Barr was taking her friend and colleague Kristin Kobes Du Mez, a historian at Calvin University, to Magnolia that day. Du Mez, who is bookish and slight, is the author of the book “Jesus and John Wayne,” published last year, in which she charts the ways that, in the twentieth century, conservative culture hijacked evangelical Christianity. The women’s books, which are careful fact-based critiques rather than ideological polemics, have become a rallying point for evangelicals trying to cast off the influences of right-wing politics and American culture on their faith. “We’re basically applying the historical method to modern evangelicalism,” Du Mez told me. Du Mez, who is researching how domestic ideals are marketed to Christian women, perused the inspirational plaques. “These not only beautify the home, they also display a woman’s commitment to an idealized vision of faith and family,” she said.

Walking through the mall, Barr pointed out that the walls were covered with inexpensive white planks, called shiplap, part of a cheerful aesthetic that the Gaineses have rendered ubiquitous in certain white, evangelical circles in America. “Shiplap is a shibboleth,” Du Mez said. As we left the shop, Barr’s phone buzzed. A friend on the West Coast was texting her in distress. She’d just attended a women’s Bible study at her church, where, for ninety minutes, the leaders had attacked Barr’s book, claiming that her ideas were dangerous. The friend was distraught, but Barr was thrilled: the book was ruffling feathers. No matter what the pastor intended, by attacking the book, he was spreading the word to curious women. “These are the women I want reading it,” Barr said. Du Mez replied, “This is a win!”

The historians moved through a crowd of women wearing linen sundresses and eating popsicles, and approached a clapboard church with scalloped shingles which stood in the center of the courtyard. According to a faux-historical plaque outside, Joanna Gaines had discovered the abandoned church, which was built in 1894, in a nearby neighborhood, closed and boarded up. She bought, transported, and rebuilt it at the mall, where it became the centerpiece of an idealized Christian setting. Although the picnic tables and stores were packed with hot but eager fans, the cool church stood empty. Barr and Du Mez ducked inside and were alone. They looked around at the empty wooden racks bolted to the pews, which, in the past, would have held individual glasses for communion wine. “Isn’t it interesting that this is one place where no one is?” Du Mez said.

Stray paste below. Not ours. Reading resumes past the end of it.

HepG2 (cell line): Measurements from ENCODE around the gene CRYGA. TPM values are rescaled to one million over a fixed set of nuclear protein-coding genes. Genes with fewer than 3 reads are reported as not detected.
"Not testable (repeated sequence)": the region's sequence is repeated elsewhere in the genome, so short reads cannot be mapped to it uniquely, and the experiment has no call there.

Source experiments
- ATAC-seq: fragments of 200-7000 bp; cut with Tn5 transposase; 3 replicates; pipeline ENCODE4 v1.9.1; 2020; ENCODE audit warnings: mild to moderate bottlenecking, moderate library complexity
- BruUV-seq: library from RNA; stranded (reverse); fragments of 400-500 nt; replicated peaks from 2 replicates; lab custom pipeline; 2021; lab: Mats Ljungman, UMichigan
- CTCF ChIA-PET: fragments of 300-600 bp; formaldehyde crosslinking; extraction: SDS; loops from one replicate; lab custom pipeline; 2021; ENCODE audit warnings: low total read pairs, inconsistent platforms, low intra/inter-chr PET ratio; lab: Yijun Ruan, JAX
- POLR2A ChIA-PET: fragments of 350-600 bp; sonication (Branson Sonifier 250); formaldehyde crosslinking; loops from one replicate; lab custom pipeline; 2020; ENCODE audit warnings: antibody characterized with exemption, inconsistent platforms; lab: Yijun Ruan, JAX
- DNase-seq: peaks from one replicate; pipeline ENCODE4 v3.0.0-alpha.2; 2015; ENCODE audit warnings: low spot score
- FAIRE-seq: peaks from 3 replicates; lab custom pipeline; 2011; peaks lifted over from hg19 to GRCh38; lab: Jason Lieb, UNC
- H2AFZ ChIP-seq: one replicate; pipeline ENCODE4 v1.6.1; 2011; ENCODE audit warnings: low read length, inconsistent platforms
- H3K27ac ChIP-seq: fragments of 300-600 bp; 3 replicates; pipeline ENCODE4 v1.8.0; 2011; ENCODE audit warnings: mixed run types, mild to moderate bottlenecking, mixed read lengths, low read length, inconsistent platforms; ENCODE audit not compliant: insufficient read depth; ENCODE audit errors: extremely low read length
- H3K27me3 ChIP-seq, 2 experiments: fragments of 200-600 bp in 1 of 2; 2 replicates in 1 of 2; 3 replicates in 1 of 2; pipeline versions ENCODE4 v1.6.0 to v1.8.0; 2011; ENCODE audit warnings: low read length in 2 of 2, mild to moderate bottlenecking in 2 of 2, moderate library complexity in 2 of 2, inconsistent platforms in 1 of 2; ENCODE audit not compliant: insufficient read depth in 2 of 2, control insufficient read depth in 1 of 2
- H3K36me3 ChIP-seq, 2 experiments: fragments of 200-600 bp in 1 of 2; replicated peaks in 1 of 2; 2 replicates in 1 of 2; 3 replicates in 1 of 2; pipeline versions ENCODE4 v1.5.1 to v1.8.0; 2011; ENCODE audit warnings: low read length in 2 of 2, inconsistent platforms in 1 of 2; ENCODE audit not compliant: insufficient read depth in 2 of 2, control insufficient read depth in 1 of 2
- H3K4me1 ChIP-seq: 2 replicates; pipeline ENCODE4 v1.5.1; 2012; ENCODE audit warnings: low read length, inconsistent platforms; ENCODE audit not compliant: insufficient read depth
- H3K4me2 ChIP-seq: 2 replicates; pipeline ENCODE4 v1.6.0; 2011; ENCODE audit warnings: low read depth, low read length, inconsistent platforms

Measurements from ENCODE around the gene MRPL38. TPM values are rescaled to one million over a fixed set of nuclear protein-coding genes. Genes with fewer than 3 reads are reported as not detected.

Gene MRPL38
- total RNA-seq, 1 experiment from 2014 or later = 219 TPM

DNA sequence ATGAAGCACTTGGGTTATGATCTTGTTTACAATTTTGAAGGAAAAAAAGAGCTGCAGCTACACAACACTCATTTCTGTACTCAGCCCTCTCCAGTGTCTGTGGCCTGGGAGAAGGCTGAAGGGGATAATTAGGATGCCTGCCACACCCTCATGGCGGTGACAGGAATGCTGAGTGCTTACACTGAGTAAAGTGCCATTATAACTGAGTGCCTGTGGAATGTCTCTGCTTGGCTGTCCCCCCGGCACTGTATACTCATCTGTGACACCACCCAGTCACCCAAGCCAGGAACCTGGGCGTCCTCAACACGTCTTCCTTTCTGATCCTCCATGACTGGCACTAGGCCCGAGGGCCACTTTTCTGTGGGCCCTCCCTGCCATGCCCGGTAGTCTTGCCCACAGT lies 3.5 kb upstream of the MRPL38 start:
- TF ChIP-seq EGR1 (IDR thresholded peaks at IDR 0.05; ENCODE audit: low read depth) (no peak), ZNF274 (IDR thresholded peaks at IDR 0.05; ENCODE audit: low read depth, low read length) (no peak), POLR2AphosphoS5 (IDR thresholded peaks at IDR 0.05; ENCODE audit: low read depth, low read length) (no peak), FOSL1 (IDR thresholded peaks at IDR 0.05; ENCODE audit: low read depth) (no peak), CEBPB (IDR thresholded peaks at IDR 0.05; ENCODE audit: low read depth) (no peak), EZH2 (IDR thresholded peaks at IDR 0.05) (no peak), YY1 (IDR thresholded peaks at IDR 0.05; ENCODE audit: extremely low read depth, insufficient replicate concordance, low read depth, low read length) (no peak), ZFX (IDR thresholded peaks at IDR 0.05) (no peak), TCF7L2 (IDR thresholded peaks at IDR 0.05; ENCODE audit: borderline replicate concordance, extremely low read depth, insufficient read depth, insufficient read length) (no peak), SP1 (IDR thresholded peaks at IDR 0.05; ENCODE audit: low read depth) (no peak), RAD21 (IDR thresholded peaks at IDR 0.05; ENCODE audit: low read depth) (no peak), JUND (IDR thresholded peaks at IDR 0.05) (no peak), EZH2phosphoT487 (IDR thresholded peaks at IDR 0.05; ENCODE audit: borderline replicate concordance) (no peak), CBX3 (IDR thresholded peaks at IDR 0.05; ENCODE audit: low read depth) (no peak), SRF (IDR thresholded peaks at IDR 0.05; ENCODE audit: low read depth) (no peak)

Some proponents of complementarianism trace their theological argument back to the creation of Adam and Eve in the Garden of Eden. “The man is created first in the Old Testament, and possesses what the New Testament will call headship over his wife,” Owen Strachan, the former president of the Council on Biblical Manhood and Womanhood, which promotes the practice of complementarianism, wrote. (Barr told me, “This order of creation argument is just silliness.”) The letters that the apostle Paul wrote to early members of the church during the first century provide further fodder for complementarian claims. In his letters, Paul enumerates a set of rules that appear to grant men authority over their wives, to order women to be silent in church, and to forbid them from teaching the word of God. Barr argues, in “The Making of Biblical Womanhood,” that the meaning of these passages changes radically, however, when they are placed in their proper historical context. She says that Paul is not listing Jesus’ commandments in these passages but, rather, Roman laws; afterward, he often contradicts or subverts them. In one letter, he writes, possibly in response to Roman conventions, “What? Was it from you that the word of God went forth?,” emphasizing, according to Barr, that these teachings are not God’s.